The U.N.’s ‘Blue Deal’ Aims to Replace Overfishing With Seaweed Farming: ‘This Is the Perfect Time’

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The United Nations moves to build a “Blue Deal” coalition that will preserve oceans and create a sustainable, seaweed-based ocean economy.

Ahead of the 2022 UN Ocean Conference taking place in Lisbon in June, the United Nations Conference on Trade and Development (UNCTAD) says a “Blue Deal” coalition will create a sustainable and resilient ocean economy.

A new ocean economy

“The ocean’s economic, social and environmental value can help us recover better from the pandemic and cushion us against future crises,” UNCTAD Secretary-General Rebeca Grynspan said in a statement. “But we have to find the right balance between benefitting from the ocean and protecting its resources.”

Grynspan points to seaweed farming for food, biofuels, and cosmetics as a major source of income and a sustainable alternative to destructive industries like fishing and oil drilling. It also cites algae-based biomass materials as holding great promise.

Photo by Anastasia Taioglou on Unsplash

A course for the UNCTAD-led Blue Deal coalition will be charted during the Oceans Forum taking place this week ahead of the Lisbon conference.

According to UNCTAD, the forum will examine how the “Blue Deal” could build a resilient ocean economy while also boosting the health of oceans, particularly as rates of plastic pollution continues to rise. Nearly half of the current global population makes their livelihood in ocean-based goods and services, with a current value estimated at more than $2.5 trillion.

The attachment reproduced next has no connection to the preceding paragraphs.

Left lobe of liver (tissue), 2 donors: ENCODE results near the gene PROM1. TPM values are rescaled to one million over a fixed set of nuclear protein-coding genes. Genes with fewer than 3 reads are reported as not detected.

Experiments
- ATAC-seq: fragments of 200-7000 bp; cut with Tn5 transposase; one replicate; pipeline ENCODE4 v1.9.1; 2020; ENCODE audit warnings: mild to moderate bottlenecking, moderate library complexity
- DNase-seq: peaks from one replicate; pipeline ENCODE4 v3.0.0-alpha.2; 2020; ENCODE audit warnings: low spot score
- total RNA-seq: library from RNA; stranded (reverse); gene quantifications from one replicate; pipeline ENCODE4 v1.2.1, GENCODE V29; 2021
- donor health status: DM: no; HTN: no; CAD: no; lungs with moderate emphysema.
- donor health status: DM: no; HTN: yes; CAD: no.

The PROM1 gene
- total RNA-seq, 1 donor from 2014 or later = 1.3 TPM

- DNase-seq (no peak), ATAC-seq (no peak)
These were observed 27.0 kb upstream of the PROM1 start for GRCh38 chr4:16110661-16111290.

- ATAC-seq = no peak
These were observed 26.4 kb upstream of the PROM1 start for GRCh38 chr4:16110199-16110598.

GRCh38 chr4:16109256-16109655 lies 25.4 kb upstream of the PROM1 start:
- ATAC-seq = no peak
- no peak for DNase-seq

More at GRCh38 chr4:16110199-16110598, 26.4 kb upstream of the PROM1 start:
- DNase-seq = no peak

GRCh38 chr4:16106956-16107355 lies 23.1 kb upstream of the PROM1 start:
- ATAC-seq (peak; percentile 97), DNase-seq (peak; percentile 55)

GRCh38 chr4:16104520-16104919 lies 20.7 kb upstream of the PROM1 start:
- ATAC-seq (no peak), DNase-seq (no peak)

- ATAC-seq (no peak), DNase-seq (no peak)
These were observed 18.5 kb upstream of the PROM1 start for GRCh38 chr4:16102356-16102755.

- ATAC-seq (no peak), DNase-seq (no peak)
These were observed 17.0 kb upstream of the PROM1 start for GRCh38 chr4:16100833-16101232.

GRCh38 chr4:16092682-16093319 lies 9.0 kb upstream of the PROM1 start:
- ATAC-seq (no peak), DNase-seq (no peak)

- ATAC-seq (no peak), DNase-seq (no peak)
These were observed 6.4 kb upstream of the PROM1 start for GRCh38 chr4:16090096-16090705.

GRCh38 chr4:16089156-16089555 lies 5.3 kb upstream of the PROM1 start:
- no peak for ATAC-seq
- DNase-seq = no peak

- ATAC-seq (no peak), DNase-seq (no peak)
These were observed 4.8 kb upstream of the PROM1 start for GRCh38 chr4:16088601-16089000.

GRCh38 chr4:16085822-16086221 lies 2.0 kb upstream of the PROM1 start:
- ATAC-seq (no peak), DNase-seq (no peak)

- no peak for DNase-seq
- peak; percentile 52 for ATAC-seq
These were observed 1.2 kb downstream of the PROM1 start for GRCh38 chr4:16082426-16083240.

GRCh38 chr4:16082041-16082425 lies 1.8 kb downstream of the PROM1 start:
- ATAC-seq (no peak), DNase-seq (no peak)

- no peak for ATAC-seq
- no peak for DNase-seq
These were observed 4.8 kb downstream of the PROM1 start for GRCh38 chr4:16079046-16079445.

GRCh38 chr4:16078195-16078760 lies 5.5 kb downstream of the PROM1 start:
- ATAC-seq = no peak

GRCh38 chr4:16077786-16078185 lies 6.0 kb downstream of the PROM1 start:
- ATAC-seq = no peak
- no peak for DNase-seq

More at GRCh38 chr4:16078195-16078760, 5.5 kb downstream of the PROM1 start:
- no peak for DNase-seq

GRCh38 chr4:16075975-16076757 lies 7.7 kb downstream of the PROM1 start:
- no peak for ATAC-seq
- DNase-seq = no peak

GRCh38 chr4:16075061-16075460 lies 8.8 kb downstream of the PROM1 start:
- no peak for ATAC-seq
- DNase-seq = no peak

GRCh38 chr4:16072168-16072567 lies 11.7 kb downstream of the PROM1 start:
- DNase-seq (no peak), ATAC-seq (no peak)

UNCTAD says the ocean economy is expected to double in size by 2030. But it says investments are needed to boost new sectors like seaweed farming. It says farming just two percent of the oceans could provide enough protein to feed a global population of 12 billion. 

Regulating ocean health

Ocean health is critical, says the UN-led coalition, but it’s rapidly deteriorating, with 34 percent of global fish stocks dropping to “biologically unsustainable” levels, UNCTAD says.

“Gaps in ocean governance need to be filled, including efforts to regulate fisheries subsidies, which averaged $10 billion over the last decade among industrialized countries and could be as high as $35 billion worldwide,” UNCTAD says. “Of that, $20 billion directly contributes to overfishing.”

Photo by Fredrik Öhlander on Unsplash

The fishing industries currently pull bout three trillion fish out of oceans every year compared to the 60 billion farm animals raised on land in a year. The fishing industry is also the largest contributor to the ocean plastic pollution problem with ghost gear—abandoned nets and other gear—making up about half of all plastic pollution.

UNCTAD says without a global accord, Sustainable Development Goal 14 “and its promise of a resilient and beneficial ocean economy” will not be achieved.

“This is the perfect time to set a new direction by investing in sustainable ocean-based economies,”  Grynspan said.

The announcement comes on the heels of the IPCC’s latest report installment, which calls for major drops in CO2 emissions before the end of the decade. It also follows a recent resolution by U.N. member nations aimed at curbing global plastic pollution.


Lead image courtesy Alexandros Giannakakis on Unsplash

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